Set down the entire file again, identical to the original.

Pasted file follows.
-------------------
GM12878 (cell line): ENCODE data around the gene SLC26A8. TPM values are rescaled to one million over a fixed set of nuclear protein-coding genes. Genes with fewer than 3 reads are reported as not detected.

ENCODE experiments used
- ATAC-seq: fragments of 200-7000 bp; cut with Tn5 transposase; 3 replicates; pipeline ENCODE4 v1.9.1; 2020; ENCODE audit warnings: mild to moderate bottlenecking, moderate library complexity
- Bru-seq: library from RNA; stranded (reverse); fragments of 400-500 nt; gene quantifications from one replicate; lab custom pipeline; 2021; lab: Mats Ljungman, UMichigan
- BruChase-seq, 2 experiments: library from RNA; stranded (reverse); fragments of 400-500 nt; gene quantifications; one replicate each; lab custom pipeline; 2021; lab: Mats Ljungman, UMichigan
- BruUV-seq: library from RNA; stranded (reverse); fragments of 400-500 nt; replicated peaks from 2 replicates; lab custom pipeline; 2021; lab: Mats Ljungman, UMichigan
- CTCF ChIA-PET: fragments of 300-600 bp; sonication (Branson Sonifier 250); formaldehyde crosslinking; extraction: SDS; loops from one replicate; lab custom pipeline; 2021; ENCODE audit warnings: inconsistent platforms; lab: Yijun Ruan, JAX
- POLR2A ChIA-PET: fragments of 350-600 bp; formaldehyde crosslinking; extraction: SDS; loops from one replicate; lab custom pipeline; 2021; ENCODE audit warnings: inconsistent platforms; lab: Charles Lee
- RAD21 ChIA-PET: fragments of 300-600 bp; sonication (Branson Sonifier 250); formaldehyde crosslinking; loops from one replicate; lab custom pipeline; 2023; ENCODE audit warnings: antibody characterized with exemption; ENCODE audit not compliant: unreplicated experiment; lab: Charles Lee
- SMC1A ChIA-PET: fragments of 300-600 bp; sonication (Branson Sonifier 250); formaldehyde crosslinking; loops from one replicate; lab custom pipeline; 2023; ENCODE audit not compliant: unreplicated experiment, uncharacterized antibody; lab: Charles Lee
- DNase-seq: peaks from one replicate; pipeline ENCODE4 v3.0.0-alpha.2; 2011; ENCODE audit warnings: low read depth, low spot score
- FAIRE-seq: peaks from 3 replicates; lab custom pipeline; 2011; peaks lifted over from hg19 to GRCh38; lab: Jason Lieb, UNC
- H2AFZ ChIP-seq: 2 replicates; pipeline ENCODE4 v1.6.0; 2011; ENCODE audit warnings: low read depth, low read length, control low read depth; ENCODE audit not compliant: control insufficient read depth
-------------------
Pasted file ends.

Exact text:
GM12878 (cell line): ENCODE data around the gene SLC26A8. TPM values are rescaled to one million over a fixed set of nuclear protein-coding genes. Genes with fewer than 3 reads are reported as not detected.

ENCODE experiments used
- ATAC-seq: fragments of 200-7000 bp; cut with Tn5 transposase; 3 replicates; pipeline ENCODE4 v1.9.1; 2020; ENCODE audit warnings: mild to moderate bottlenecking, moderate library complexity
- Bru-seq: library from RNA; stranded (reverse); fragments of 400-500 nt; gene quantifications from one replicate; lab custom pipeline; 2021; lab: Mats Ljungman, UMichigan
- BruChase-seq, 2 experiments: library from RNA; stranded (reverse); fragments of 400-500 nt; gene quantifications; one replicate each; lab custom pipeline; 2021; lab: Mats Ljungman, UMichigan
- BruUV-seq: library from RNA; stranded (reverse); fragments of 400-500 nt; replicated peaks from 2 replicates; lab custom pipeline; 2021; lab: Mats Ljungman, UMichigan
- CTCF ChIA-PET: fragments of 300-600 bp; sonication (Branson Sonifier 250); formaldehyde crosslinking; extraction: SDS; loops from one replicate; lab custom pipeline; 2021; ENCODE audit warnings: inconsistent platforms; lab: Yijun Ruan, JAX
- POLR2A ChIA-PET: fragments of 350-600 bp; formaldehyde crosslinking; extraction: SDS; loops from one replicate; lab custom pipeline; 2021; ENCODE audit warnings: inconsistent platforms; lab: Charles Lee
- RAD21 ChIA-PET: fragments of 300-600 bp; sonication (Branson Sonifier 250); formaldehyde crosslinking; loops from one replicate; lab custom pipeline; 2023; ENCODE audit warnings: antibody characterized with exemption; ENCODE audit not compliant: unreplicated experiment; lab: Charles Lee
- SMC1A ChIA-PET: fragments of 300-600 bp; sonication (Branson Sonifier 250); formaldehyde crosslinking; loops from one replicate; lab custom pipeline; 2023; ENCODE audit not compliant: unreplicated experiment, uncharacterized antibody; lab: Charles Lee
- DNase-seq: peaks from one replicate; pipeline ENCODE4 v3.0.0-alpha.2; 2011; ENCODE audit warnings: low read depth, low spot score
- FAIRE-seq: peaks from 3 replicates; lab custom pipeline; 2011; peaks lifted over from hg19 to GRCh38; lab: Jason Lieb, UNC
- H2AFZ ChIP-seq: 2 replicates; pipeline ENCODE4 v1.6.0; 2011; ENCODE audit warnings: low read depth, low read length, control low read depth; ENCODE audit not compliant: control insufficient read depth